WTF (What The Food) Wednesday: The California Roll

Updated: Aug 24, 2021

I LOVE sushi! 10/10 would eat it every single day, given the option. That being said, I'm not too fond of California rolls. However, that's alright by me because it is the most generic roll in the business (plus, cucumbers are gross). If that's the case, how did it come to saturate so much of the sushi show? Let's check it out on WTF Wednesday!


Funa-Zushi to California Roll

Let's back it on up a little over 1000 years ago near the Lake Biwa region of Japan. See, they have this type of golden carp they call funa. See where this is going? They caught the fish, dispatched the fish, packed the fish in salted rice, and then pressed it with weights to speed up the fermentation process. So, in six months (no, you read that right), the completely decomposed (yet preserved) fish would be eaten. Admittedly, this practice comes from southwest Asia. However, as you'll see in the next paragraph, we get closer to what we know as sushi in Japan.

It makes a California roll actually sound pretty good. However, this stuff was a delicacy that only royalty could enjoy. Japan's civil war in the 15th century led to the discovery that greater weight sped up the fermentation process, and the fish didn't have to decompose completely to be enjoyed. Thus, mama-nare zushi (raw nare-zushi) came about, leading to...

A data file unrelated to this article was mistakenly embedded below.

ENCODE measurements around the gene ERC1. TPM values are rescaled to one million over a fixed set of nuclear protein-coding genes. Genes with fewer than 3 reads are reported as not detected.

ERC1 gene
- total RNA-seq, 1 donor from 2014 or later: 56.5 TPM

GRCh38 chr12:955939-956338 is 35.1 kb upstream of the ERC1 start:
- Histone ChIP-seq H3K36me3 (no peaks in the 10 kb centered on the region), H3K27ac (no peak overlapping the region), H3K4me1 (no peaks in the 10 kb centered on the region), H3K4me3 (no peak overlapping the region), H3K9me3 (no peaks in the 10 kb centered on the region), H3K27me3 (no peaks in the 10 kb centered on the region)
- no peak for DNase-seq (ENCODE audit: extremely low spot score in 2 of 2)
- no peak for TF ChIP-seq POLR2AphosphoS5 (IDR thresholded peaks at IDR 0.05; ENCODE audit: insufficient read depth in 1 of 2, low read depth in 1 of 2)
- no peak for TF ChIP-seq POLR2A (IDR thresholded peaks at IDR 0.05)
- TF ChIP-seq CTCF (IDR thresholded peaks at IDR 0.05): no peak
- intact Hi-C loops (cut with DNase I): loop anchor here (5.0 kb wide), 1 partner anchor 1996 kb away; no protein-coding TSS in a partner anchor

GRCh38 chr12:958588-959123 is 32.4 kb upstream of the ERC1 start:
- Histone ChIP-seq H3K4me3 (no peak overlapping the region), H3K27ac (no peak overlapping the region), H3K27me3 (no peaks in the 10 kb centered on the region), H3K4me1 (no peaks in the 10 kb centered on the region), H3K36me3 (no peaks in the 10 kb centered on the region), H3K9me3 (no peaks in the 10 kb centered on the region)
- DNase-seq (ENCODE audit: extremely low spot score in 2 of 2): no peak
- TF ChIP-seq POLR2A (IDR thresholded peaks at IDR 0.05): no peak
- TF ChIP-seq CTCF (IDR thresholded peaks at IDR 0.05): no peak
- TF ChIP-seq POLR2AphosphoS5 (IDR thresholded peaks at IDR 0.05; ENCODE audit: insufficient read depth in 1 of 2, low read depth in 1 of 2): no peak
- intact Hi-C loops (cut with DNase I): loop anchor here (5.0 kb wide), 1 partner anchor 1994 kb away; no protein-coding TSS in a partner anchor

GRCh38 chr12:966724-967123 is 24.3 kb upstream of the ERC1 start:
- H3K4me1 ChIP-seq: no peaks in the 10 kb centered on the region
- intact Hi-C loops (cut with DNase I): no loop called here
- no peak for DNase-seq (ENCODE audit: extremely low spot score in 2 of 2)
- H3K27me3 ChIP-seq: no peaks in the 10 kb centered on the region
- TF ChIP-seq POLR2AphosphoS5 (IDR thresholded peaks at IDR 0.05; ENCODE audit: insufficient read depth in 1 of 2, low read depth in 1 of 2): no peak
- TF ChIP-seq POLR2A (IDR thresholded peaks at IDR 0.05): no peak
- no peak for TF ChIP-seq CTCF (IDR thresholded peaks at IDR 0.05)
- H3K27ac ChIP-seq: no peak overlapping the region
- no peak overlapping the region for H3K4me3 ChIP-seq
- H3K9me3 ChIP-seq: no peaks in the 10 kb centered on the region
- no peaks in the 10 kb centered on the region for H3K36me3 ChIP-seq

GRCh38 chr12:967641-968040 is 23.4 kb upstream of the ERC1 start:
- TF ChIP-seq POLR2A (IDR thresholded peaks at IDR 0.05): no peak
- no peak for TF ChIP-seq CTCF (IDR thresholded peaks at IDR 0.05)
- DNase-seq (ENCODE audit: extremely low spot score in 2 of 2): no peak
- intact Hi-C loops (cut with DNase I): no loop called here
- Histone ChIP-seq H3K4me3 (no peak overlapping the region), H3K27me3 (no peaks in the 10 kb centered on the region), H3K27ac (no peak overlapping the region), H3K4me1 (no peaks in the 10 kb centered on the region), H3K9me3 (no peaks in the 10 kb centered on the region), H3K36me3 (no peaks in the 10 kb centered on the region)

Chef Hidekazu Tojo, a Japanese chef, turned Canadian, is credited with the creation of the California roll. In 1971 chef Tojo moved to Vancouver to work in a restaurant called Maneki. He noticed that folks there turned their noses up at raw fish and seaweed, being unusual ingredients in those days. So, going against tradition, Tojo turned the roll inside out, hiding the crab (difficult to get good quality raw fish) and seaweed.

Tojo had many guests from the Los Angeles area, credited with being the city that started America's sushi surge, and it may be due to those guests that the roll is named after California. Another thought is that avocados were prevalent throughout California kitchens, which could be responsible for the name.


Fun Facts

To this day, in Tojo's restaurant, the California roll is simply called the Tojo Roll.

Tojo is also famous for introducing smoked salmon into Japanese cuisine since it was hard for him to obtain saltwater eel, Tojo improvised. Because of this, we can thank him for the salmon skin roll as well.

Don't let chopstick snobs get you down. It's perfectly fine to grab that sushi with your fingers. It's actually traditional to do so! One of my personal chef heroes, Iron Chef Masaharu Morimoto, even says, "There is beauty in the process of the sushi experience where it's made by hands, served by hands, and eaten by hands. So, go ahead and use your hands." You got it, chef!

Oh, offer your sushi chef a shot of sake! It's common practice to offer to buy your sushi chef a shot of sake in appreciation of your meal. If they take you up on it, take one with them!

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